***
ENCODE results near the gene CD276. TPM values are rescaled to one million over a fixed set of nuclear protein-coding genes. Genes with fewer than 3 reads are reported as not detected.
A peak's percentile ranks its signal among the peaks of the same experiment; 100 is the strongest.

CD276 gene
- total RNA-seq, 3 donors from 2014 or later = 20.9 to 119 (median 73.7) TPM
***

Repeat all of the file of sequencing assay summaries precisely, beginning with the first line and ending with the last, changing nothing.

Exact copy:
ENCODE results near the gene CD276. TPM values are rescaled to one million over a fixed set of nuclear protein-coding genes. Genes with fewer than 3 reads are reported as not detected.
A peak's percentile ranks its signal among the peaks of the same experiment; 100 is the strongest.

CD276 gene
- total RNA-seq, 3 donors from 2014 or later = 20.9 to 119 (median 73.7) TPM